“Oh revoltingly nerve-racking,” she says. “Peers behind you and a thousand, two thousand strangers in front of you. You’d love to just run, but you can’t.”

Doreen stayed with the Tasmanian Symphony Orchestra for fourteen years while Lorna performed with the Australian Chamber Orchestra. “I prefer the big sounds of the Romantic era, the 1900s, over the Chamber style. Also, Chambers are smaller, which means more pressure.”

She then took a contract in Spain with the Orquesta Sinfonica de Galicia as a spontaneous decision to leave a difficult personal situation, taking with her only what would fit into a suitcase and selling the rest in a garage sale.

“I had a 10-year relationship that ended. I wanted to get as far as possible away from that relationship. He kept leaving and coming back, leaving and coming back. My self-esteem was so low after being a convenience for that long.”

On her return from Spain, Doreen found the bushfires of 2003 had affected her parents quite badly. Her mother, father and brother had stayed to fight the fires to save the family home, and her mother suffered post-traumatic amnesia from the stress. “She walked outside and said ‘where’s the garage?’ She would only talk only about the fire for years. It’s understandable: if you imagine ten-metre tall flames rushing down at your house while you’re standing there with a hose. It still makes me feel ill.”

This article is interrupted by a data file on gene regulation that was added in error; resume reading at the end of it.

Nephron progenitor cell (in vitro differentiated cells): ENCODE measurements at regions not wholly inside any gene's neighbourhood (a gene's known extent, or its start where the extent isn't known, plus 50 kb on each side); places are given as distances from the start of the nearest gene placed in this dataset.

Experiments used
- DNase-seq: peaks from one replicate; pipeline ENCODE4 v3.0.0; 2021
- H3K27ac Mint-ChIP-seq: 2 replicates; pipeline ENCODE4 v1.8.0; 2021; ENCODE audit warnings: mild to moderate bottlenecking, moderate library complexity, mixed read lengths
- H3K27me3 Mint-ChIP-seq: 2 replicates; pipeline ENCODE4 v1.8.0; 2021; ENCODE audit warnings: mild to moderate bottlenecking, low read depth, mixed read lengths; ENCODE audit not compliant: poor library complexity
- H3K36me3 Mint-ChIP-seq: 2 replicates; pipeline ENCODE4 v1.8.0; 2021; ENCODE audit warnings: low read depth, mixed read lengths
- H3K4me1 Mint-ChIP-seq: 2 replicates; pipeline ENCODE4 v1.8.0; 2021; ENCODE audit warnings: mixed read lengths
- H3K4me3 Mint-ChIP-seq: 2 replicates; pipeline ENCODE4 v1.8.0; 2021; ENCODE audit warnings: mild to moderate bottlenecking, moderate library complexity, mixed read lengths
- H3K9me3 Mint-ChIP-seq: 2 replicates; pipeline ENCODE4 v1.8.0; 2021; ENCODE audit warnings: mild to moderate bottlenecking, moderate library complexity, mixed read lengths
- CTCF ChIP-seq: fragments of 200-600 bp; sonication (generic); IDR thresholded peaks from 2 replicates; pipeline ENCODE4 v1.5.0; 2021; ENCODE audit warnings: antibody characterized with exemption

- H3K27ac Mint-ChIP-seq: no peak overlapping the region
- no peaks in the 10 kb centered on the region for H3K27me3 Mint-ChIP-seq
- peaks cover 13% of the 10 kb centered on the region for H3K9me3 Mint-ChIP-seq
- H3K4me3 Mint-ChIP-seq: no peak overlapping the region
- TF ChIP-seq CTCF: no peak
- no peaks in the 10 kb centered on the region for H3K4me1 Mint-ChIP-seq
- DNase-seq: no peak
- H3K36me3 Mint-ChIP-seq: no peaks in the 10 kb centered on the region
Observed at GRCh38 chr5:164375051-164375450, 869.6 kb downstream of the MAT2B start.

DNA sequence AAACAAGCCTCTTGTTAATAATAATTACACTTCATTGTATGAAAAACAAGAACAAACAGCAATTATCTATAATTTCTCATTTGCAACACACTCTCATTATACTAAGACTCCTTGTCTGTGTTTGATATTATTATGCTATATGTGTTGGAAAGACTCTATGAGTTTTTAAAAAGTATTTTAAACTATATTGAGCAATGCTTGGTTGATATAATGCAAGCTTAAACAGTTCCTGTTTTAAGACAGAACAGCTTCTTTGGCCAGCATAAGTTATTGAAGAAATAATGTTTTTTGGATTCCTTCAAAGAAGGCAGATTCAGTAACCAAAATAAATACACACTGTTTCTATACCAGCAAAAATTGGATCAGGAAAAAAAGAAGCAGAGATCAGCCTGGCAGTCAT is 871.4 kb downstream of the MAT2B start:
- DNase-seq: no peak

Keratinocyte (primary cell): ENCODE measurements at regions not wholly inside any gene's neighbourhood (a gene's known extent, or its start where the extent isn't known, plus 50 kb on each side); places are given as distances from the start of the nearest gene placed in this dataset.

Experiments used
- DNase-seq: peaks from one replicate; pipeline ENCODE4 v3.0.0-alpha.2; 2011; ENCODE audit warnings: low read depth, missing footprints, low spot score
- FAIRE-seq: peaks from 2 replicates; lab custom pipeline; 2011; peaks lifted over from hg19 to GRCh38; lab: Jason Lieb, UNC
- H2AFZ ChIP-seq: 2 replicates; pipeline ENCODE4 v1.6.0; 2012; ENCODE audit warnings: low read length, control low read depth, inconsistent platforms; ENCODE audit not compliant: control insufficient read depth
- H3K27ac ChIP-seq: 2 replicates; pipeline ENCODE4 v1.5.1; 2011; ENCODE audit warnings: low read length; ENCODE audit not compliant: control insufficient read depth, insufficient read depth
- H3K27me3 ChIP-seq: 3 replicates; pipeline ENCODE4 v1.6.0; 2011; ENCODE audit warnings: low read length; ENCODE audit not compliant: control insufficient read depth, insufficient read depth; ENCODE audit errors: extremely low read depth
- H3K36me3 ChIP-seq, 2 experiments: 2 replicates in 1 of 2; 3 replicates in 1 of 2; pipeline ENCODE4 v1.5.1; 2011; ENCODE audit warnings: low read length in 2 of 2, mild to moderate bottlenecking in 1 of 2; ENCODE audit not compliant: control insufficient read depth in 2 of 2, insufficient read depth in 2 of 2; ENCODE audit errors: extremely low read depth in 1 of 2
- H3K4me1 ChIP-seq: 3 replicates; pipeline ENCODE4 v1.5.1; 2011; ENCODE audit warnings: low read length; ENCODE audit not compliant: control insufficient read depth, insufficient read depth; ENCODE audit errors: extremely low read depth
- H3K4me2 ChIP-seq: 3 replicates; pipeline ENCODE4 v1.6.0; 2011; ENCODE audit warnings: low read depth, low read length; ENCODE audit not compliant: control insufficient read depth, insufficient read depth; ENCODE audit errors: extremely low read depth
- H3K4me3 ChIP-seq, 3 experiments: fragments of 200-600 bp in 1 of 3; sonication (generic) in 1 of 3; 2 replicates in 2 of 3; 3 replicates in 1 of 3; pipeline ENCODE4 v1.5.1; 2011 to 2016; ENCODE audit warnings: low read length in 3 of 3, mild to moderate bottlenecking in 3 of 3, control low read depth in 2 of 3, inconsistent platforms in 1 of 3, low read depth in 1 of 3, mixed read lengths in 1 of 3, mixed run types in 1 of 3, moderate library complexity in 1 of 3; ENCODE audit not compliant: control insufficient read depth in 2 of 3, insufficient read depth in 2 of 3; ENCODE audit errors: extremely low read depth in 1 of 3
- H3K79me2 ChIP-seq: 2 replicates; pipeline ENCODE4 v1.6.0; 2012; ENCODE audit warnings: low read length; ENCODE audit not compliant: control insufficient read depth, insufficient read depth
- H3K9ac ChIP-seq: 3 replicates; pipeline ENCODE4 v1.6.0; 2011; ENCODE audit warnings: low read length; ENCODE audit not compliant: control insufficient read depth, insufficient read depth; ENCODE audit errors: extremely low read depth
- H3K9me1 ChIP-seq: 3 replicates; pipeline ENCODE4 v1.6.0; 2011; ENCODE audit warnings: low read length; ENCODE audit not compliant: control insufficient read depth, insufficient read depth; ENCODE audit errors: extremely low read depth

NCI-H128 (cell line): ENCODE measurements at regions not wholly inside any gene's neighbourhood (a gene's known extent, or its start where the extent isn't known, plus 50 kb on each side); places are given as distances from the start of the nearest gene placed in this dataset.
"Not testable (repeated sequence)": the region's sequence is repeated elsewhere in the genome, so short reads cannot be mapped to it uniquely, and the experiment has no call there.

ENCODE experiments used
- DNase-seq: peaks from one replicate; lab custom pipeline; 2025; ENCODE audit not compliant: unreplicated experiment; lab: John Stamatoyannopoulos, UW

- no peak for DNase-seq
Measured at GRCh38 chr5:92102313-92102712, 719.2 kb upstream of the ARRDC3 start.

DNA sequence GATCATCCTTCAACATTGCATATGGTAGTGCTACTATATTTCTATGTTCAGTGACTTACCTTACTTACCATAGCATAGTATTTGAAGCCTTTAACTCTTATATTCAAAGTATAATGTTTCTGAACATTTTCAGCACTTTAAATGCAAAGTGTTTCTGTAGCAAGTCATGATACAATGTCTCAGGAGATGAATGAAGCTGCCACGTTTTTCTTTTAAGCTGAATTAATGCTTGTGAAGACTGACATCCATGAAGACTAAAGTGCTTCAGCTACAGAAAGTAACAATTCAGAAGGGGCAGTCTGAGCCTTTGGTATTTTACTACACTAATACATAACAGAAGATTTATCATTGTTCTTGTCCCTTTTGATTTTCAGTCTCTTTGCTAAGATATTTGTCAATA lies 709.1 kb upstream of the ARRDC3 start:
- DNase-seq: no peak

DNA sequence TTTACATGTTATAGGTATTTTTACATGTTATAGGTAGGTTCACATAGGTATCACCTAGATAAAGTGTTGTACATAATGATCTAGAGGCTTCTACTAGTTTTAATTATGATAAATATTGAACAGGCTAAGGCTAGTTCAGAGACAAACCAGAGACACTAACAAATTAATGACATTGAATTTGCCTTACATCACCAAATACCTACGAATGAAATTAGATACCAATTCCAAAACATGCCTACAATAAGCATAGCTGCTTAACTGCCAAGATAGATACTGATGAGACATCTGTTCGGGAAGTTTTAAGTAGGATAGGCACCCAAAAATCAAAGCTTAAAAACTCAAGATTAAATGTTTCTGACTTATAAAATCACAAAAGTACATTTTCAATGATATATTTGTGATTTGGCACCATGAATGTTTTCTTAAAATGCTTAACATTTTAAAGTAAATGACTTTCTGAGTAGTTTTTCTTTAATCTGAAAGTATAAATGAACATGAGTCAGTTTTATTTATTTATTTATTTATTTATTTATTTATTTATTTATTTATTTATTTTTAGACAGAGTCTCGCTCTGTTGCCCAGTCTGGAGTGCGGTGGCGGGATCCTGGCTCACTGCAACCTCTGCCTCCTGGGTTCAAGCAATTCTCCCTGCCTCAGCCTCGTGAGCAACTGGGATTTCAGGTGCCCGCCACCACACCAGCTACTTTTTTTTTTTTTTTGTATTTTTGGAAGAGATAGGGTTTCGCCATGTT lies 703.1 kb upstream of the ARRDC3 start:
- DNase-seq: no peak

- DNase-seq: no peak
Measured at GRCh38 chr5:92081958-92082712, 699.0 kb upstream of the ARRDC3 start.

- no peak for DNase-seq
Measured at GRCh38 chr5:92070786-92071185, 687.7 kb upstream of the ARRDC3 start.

“I wanted to live closer to them, but I couldn’t earn enough with the Canberra Symphony because they’re only part time. So I did a Chef’s apprenticeship in Canberra. It only took 2.5 years instead of 4 years because I just kept doing back-to-back units and was working 80-100 hours a week in the industry.”

Her stint as chef lasted “a very short while”.

Doreen then gained a contract with the Sydney Opera & Ballet and worked in “Scratch Orchestras” like Australian Idol. “Scratch Orchestras are where companies get players they like from all over the place, and an orchestra is formed only for that one thing. People fight to the death to get on the lists,” she laughs.

Despite the prestige of being top of the producer’s lists, the experience didn’t leave her with the best impression of that segment of the music industry. “I’m very sad at the standard of that sort of music. It’s all manufactured. They can flick the switch and fix all the intonation. At a high level, it’s impossible to fake it, whereas at that level it is all fake.”

It was at this point where Doreen began her journey as a music teacher.